Parks and recreation


There are more than of wooded parks with passive hiking trails in Livingston. Additional are zoned to be preserved in its natural state without public access. This brings to about 25% of total land in the town that is in its natural conditions with habitats of eight Endangered Species Act, threatened or endangered species.Trails And Greenways Plan for Township of Livingston County of Essex
, Morris Land Conservancy, July 2007. Accessed November 18, 2009.
There are smaller parks and open space areas dedicated to recreation and sports, mostly centered around the town's public schools. These include two swimming pools, one of which, Northland Pool, is no longer open to the public due to a stated funding issue of $31,000 (2020), ten Little League Baseball#Playing Field, little league baseball diamonds, four full baseball diamonds, eight full soccer/lacrosse fields, one full American football, football field, three basketball courts, sixteen tennis courts, eleven playgrounds, a jogging track, a dog park, and a fishing/ice skating pond. The township is planning to build inter-connected mixed-use paths, biking and hiking trails to connect those parks and open space throughout the township. Livingston has an active open space reserve, open space trust fund that continues to acquire more lands for preservation and recreation. , there were 842 acres (9% of total land) that were protected from development. There were additional that could be protected by the fund.

Riker Hill Complex

Riker Hill Complex (also referred to as Riker Hill Art Park) is a parkland located along the border of Livingston and Roseland, New Jersey, Roseland. The complex is managed by Department of Parks, Recreation, and Cultural Affairs of Essex County. It comprises three parks, Riker Hill Art Park – a former Nike (rocket), Nike Missile control area site, Walter Kidde Dinosaur Park – a National Natural Landmark, and Becker Park which were acquired between 1969 and 1977. Although a large portion of the complex is located within Roseland, but the county designated Livingston as the host community as the Riker Hill Art Park is the only functional and publicly accessible park at the present time. The art park located atop of the hill is home of many studios in multiple disciplines of art and craft.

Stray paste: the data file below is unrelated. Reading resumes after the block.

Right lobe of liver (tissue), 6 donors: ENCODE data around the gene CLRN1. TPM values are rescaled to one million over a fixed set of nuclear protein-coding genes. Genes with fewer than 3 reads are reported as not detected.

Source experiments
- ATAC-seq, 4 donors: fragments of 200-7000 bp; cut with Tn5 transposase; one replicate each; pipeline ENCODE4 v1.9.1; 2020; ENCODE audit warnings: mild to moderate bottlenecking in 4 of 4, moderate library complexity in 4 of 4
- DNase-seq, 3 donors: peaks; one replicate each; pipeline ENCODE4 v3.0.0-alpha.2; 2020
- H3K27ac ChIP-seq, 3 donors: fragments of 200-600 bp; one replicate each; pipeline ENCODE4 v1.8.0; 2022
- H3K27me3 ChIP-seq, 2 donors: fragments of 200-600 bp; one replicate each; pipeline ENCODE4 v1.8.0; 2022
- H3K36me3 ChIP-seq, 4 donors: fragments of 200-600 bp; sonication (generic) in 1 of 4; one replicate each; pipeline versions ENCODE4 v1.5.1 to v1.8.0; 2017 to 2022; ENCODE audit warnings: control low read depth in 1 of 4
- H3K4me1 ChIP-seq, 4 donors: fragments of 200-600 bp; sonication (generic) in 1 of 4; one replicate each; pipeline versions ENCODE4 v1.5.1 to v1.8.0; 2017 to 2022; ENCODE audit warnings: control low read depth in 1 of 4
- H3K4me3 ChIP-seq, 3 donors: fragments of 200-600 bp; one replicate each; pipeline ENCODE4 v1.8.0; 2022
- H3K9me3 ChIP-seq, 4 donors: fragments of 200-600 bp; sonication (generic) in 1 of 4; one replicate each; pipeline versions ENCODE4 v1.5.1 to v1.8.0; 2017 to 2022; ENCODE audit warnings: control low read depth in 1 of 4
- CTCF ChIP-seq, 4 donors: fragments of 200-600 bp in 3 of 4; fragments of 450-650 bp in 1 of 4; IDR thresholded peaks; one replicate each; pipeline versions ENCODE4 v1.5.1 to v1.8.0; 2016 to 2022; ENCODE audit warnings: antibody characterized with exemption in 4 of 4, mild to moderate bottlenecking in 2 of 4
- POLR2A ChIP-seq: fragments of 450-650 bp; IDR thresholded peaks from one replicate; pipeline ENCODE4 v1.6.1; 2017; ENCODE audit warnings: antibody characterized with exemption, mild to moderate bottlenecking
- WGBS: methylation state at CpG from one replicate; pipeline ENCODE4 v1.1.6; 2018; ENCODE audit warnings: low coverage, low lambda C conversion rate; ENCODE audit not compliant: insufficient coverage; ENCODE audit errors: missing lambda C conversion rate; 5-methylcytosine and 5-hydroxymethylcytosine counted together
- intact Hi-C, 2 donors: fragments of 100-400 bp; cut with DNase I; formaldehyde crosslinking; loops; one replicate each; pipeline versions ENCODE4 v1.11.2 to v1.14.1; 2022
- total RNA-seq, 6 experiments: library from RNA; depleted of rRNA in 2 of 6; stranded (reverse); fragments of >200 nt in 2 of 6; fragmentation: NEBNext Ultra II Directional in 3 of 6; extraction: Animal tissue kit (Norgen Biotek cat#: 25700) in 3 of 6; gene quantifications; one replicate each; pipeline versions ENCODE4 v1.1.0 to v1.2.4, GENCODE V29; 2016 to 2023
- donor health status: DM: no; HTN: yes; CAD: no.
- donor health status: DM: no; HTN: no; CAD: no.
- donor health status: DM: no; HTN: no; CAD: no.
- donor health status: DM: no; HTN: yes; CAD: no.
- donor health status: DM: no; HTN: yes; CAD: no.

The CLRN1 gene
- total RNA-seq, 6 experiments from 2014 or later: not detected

The recreation department under the Senior, Youth and Leisure Services program offers programs for residents ranging from pre-school courses, children games, crafts, and dance; to a dozen of youth and adult sports programs. Prior to 2020, residents enjoyed two pools, Haines Pool and Northland Pool. Since then Northland Pool is closed to residents albeit with limited information from the Mayor, Town Council, Township Manager and Recreation Director. There are many independent sports organizations such as Little League Baseball, Livingston Little League, Livingston Jr. Lancers (football and cheerleading), Livingston Lacrosse Club, and Livingston Soccer Club.


Local government

Livingston has operated since 1957 within the Faulkner Act, formally known as the Optional Municipal Charter Law, under the Faulkner Act (council–manager), Council-Manager form of municipal government. The township is one of 42 municipalities (of the 565) statewide that use this form of government. Livingston's Township Council is comprised of five members, elected to four-year terms of office on a staggered basis, with either two or three seats coming up for election in even-numbered years.''2012 New Jersey Legislative District Data Book'', Rutgers University Edward J. Bloustein School of Planning and Public Policy, March 2013, p. 125. A Mayor and Deputy Mayor are selected by the Council from among its members at a reorganization meeting held after each election. , members of the Township Council are Mayor Shawn R. Klein (Democratic Party (United States), D, term as on council ends December 31, 2022; term as mayor ends 2021), Deputy Mayor Edward Meinhardt (D, term on council ends 2022; term as mayor ends 2021), Alfred "Al" M. Anthony (D, 2024), Rufino "Rudy" Fernandez Jr. (D, 2022) and Michael M. Vieira (D, 2024).Township Council Members
Township of Livingston. Accessed April 2, 2020.
Essex County Directory
Essex County, New Jersey. Accessed August 25, 2021.
2020 General Election Unofficial Results
Essex County, New Jersey Clerk, updated November 19, 2020. Accessed January 1, 2021.
November 5, 2019, General Election Unofficial Results
Essex County, New Jersey Clerk, updated November 14, 2019. Accessed January 1, 2020.